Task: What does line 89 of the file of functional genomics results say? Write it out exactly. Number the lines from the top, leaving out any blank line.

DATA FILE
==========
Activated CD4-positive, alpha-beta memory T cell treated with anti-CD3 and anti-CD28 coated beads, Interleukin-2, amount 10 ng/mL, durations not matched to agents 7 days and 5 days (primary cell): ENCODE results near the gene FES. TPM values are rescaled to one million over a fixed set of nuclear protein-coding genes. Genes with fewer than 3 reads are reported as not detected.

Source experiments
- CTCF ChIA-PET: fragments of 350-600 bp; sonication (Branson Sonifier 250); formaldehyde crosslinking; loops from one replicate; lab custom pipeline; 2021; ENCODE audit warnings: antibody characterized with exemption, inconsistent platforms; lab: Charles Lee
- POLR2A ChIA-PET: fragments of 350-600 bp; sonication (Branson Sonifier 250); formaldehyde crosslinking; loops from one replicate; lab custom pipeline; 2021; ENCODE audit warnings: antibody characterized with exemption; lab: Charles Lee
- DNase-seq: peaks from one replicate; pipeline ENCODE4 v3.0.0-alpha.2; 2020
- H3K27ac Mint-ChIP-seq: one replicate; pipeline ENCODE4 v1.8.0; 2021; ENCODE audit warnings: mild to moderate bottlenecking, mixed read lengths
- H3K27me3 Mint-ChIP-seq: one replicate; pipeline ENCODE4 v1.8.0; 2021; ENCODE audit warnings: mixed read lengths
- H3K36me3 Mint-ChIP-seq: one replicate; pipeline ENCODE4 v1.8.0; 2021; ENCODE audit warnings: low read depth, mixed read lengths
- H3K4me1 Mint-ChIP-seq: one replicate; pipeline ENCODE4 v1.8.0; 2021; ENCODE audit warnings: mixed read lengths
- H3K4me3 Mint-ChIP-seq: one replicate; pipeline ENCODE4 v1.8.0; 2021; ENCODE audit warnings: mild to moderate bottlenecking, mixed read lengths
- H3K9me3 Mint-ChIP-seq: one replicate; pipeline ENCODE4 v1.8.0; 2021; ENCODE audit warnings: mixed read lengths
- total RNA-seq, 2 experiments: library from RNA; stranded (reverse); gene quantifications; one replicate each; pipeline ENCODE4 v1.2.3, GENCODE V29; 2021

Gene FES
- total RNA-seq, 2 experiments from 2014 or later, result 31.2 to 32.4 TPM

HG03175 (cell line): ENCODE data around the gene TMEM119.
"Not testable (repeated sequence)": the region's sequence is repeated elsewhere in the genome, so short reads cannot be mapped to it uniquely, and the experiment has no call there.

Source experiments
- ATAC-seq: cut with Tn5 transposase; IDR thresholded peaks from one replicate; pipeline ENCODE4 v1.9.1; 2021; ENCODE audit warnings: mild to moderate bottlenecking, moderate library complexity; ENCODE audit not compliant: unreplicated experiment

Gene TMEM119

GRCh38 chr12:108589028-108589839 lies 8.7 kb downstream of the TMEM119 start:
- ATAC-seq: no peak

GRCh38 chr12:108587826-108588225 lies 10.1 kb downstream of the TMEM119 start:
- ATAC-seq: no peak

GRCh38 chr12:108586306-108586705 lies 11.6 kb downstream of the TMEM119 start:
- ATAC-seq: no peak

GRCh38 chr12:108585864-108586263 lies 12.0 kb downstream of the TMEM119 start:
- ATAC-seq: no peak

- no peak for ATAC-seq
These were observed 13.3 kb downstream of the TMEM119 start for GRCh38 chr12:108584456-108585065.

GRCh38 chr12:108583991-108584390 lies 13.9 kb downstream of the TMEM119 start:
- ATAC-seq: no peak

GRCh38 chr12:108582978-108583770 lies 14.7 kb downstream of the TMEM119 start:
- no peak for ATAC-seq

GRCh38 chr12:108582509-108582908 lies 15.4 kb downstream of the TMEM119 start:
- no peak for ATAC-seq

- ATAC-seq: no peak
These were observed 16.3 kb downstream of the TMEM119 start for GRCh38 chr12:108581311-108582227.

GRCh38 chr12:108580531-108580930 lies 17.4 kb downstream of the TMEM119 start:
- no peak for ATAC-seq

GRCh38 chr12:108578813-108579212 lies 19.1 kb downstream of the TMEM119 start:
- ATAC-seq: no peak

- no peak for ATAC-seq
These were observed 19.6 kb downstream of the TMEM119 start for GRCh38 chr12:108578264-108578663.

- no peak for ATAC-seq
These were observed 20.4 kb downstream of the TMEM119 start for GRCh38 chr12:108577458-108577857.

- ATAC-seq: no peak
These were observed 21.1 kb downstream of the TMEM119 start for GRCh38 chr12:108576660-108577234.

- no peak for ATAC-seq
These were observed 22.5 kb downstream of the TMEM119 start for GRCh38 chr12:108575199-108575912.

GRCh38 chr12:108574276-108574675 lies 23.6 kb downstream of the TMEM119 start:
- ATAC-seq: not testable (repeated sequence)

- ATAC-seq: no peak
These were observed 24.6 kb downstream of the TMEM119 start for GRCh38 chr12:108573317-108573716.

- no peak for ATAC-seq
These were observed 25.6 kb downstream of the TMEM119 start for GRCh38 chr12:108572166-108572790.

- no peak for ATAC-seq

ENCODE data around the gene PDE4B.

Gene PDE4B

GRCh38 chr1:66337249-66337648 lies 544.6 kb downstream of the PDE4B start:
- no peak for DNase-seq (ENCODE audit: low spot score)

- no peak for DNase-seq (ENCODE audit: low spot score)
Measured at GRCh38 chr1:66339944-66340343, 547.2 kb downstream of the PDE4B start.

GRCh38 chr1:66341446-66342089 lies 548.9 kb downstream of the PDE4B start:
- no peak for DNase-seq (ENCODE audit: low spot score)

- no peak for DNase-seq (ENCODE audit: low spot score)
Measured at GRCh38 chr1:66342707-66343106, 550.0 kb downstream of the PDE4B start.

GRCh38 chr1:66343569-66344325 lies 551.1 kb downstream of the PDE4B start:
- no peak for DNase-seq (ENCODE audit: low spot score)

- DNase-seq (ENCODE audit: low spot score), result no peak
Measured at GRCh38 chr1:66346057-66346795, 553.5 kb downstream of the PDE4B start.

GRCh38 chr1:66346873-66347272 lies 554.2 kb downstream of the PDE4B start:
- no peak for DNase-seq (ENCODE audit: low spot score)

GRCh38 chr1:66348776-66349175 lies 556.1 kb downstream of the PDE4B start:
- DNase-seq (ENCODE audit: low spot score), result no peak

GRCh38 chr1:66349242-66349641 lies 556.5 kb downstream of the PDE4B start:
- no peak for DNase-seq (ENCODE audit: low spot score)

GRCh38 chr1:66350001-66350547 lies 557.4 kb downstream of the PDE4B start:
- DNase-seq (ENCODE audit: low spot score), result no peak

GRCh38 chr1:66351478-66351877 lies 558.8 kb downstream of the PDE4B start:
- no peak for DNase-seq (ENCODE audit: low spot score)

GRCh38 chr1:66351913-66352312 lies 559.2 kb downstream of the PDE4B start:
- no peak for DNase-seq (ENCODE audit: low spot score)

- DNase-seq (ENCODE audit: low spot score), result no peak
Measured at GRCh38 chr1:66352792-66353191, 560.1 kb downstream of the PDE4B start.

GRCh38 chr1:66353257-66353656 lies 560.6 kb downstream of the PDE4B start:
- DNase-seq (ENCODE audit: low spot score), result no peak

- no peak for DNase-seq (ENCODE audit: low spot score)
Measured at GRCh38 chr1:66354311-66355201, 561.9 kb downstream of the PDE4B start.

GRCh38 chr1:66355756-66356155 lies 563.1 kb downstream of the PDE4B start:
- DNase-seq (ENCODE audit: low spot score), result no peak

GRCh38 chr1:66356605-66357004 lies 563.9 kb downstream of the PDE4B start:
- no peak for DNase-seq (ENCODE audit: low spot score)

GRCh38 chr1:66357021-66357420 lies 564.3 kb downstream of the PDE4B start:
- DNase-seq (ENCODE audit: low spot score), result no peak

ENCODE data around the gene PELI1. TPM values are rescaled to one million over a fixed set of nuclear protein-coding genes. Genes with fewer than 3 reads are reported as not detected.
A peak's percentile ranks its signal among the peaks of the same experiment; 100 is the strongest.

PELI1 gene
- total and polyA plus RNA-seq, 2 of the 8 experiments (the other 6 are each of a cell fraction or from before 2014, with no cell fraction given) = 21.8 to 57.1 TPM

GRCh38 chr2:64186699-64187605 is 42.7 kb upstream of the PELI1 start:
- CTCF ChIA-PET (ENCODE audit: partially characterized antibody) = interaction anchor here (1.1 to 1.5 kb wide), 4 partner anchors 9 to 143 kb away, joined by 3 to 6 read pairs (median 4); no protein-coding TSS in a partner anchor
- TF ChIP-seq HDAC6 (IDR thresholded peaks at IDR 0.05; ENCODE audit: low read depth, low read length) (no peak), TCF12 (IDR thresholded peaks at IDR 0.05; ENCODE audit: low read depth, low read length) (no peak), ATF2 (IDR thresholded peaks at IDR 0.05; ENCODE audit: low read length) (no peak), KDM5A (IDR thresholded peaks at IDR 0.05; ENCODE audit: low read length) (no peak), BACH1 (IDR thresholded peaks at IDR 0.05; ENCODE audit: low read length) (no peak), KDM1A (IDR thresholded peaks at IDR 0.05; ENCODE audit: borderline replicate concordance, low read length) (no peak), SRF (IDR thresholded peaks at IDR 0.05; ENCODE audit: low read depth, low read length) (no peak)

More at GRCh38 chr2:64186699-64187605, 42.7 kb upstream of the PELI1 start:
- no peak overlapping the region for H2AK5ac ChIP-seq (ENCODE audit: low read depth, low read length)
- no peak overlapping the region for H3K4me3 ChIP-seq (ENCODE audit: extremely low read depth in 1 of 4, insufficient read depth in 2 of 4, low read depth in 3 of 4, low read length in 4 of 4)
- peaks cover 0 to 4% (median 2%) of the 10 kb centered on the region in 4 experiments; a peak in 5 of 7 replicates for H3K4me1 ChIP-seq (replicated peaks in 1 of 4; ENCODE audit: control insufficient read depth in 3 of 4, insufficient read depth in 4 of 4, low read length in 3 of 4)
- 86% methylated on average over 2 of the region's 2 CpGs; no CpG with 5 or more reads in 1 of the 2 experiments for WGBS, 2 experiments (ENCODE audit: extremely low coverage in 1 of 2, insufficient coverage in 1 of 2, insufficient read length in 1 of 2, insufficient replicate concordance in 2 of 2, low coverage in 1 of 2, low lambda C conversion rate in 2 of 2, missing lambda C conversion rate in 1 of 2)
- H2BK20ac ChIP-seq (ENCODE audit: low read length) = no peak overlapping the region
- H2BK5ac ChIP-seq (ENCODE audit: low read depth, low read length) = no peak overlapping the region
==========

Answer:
GRCh38 chr1:66355756-66356155 lies 563.1 kb downstream of the PDE4B start: